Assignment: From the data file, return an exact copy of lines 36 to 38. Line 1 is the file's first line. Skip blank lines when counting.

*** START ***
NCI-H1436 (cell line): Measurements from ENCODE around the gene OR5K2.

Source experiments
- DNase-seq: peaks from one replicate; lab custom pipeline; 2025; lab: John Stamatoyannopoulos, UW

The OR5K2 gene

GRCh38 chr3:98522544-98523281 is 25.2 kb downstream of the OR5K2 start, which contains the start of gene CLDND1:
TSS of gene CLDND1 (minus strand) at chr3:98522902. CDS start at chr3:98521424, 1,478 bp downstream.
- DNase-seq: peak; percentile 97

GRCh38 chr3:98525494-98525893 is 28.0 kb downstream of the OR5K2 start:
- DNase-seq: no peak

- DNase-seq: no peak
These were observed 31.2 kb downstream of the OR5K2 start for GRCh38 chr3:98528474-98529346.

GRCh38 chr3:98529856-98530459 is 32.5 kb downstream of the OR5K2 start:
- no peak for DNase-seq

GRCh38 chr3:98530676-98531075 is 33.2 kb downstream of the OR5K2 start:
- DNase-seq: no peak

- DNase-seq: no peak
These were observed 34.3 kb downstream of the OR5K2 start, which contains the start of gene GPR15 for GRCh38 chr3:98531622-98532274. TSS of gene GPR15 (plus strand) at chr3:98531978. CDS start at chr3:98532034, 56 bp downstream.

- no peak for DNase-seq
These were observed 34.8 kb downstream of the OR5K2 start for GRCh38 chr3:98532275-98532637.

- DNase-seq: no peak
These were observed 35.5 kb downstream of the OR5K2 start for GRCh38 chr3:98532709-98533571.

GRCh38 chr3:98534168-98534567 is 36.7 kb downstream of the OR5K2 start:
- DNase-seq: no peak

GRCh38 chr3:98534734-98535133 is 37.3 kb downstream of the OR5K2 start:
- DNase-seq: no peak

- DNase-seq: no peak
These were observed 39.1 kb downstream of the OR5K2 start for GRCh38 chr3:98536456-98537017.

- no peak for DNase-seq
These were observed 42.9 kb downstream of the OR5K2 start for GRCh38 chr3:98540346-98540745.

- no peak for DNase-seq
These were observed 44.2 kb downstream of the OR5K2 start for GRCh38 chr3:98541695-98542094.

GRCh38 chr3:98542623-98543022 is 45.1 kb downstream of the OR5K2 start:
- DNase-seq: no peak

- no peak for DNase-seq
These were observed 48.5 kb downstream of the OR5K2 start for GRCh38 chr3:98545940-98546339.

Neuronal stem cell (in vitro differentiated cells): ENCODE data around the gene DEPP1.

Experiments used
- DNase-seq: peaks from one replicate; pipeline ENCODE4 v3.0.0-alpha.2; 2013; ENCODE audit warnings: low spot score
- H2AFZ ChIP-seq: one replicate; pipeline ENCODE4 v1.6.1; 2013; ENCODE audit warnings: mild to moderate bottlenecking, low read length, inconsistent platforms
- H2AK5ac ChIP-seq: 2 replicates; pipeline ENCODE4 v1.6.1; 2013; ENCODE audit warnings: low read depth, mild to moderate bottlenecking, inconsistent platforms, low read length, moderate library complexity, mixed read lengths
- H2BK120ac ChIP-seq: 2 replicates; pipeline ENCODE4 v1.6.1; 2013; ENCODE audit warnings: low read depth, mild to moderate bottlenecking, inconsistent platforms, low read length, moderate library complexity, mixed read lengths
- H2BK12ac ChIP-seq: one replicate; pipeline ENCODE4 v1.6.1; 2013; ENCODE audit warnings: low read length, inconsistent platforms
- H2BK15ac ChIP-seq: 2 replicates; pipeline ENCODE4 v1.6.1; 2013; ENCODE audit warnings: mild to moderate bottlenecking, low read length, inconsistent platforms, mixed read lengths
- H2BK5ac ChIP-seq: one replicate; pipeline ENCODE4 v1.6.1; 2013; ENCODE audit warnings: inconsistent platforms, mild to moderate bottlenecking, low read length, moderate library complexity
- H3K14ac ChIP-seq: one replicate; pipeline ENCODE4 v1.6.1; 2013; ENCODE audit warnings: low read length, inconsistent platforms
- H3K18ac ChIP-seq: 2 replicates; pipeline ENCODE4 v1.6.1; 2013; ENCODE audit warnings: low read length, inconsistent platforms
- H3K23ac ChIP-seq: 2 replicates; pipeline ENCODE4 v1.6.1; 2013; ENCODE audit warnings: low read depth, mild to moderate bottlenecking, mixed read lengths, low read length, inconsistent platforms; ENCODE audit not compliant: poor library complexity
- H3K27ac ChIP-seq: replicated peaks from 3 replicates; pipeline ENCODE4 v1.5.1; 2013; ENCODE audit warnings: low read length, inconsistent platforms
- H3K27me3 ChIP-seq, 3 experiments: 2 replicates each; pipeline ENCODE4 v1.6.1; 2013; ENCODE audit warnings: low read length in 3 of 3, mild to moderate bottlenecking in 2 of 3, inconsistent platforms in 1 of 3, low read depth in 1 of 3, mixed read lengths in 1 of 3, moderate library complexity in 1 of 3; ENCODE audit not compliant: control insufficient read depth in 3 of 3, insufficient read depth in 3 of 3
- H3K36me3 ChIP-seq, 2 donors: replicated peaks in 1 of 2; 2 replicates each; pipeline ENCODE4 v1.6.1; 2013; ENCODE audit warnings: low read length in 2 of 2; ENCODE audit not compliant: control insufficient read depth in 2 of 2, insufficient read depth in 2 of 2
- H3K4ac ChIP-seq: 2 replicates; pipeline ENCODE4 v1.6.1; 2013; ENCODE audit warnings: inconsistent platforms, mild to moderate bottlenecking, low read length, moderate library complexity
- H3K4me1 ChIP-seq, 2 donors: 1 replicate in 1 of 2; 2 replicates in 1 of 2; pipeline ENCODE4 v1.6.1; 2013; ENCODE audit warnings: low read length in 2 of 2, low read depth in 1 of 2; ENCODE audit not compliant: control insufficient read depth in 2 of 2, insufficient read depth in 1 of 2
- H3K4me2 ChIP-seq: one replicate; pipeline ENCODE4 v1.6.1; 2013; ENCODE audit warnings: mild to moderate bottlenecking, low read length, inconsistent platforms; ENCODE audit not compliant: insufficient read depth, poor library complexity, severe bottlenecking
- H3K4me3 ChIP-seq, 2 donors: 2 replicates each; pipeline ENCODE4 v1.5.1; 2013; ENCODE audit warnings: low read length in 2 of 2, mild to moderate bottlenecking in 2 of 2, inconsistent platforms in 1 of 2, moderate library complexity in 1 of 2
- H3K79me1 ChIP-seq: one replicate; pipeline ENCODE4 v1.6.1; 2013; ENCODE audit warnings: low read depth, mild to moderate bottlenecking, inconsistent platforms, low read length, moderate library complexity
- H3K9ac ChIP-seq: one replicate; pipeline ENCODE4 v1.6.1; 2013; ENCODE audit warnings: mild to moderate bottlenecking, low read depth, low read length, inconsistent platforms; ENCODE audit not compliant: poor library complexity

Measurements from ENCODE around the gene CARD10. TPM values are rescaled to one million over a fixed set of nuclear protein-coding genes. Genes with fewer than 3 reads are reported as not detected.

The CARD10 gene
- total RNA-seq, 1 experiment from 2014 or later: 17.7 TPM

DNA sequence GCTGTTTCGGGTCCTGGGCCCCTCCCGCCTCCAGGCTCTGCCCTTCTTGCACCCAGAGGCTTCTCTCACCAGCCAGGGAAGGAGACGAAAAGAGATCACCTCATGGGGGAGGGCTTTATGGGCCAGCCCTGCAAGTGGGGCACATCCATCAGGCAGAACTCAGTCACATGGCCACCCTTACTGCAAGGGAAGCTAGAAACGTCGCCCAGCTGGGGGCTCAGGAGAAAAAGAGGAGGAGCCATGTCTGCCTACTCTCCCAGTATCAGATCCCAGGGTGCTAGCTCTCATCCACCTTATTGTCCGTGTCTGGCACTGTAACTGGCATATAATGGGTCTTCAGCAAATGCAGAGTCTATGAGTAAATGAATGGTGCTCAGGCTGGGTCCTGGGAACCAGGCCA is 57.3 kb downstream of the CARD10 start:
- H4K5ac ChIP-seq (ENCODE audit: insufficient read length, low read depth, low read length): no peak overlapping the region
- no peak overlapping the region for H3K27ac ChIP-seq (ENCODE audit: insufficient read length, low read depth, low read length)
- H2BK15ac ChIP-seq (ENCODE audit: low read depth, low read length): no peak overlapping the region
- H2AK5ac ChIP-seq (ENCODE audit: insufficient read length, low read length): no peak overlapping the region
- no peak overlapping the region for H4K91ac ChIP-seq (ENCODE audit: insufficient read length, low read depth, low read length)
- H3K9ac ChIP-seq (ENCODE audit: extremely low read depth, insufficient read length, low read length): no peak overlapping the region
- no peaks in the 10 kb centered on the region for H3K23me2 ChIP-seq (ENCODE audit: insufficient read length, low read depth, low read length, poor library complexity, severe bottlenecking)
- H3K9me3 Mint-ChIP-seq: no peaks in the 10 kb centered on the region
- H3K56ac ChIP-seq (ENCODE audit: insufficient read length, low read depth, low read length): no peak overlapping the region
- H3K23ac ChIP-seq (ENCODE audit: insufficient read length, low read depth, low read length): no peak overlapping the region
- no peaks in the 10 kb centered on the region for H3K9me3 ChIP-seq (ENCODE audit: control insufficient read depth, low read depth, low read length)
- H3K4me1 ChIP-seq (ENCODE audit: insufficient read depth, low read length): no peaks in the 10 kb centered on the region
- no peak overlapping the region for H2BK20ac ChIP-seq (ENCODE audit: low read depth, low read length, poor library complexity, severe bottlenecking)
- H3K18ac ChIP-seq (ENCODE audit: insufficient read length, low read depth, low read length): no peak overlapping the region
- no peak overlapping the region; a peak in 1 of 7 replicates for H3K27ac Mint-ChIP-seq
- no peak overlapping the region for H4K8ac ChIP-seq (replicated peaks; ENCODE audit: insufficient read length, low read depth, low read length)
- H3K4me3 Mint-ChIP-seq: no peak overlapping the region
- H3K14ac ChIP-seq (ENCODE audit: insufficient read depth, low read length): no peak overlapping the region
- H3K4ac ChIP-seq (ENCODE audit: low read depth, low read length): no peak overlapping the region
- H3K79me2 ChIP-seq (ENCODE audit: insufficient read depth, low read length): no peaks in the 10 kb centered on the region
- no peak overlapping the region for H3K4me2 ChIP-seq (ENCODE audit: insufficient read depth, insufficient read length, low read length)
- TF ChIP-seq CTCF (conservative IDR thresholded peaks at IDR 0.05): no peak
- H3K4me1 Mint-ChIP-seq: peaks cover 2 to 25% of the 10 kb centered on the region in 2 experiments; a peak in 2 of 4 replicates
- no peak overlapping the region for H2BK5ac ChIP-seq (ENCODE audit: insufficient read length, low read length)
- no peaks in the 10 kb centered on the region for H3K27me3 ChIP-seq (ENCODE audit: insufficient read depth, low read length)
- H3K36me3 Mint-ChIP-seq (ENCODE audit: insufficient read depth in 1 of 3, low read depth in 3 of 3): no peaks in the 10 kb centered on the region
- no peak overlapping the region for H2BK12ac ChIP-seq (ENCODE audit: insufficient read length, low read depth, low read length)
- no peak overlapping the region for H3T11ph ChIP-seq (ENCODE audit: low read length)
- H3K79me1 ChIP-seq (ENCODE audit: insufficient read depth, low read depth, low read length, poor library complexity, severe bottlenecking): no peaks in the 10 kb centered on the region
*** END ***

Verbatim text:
Neuronal stem cell (in vitro differentiated cells): ENCODE data around the gene DEPP1.

Experiments used
- DNase-seq: peaks from one replicate; pipeline ENCODE4 v3.0.0-alpha.2; 2013; ENCODE audit warnings: low spot score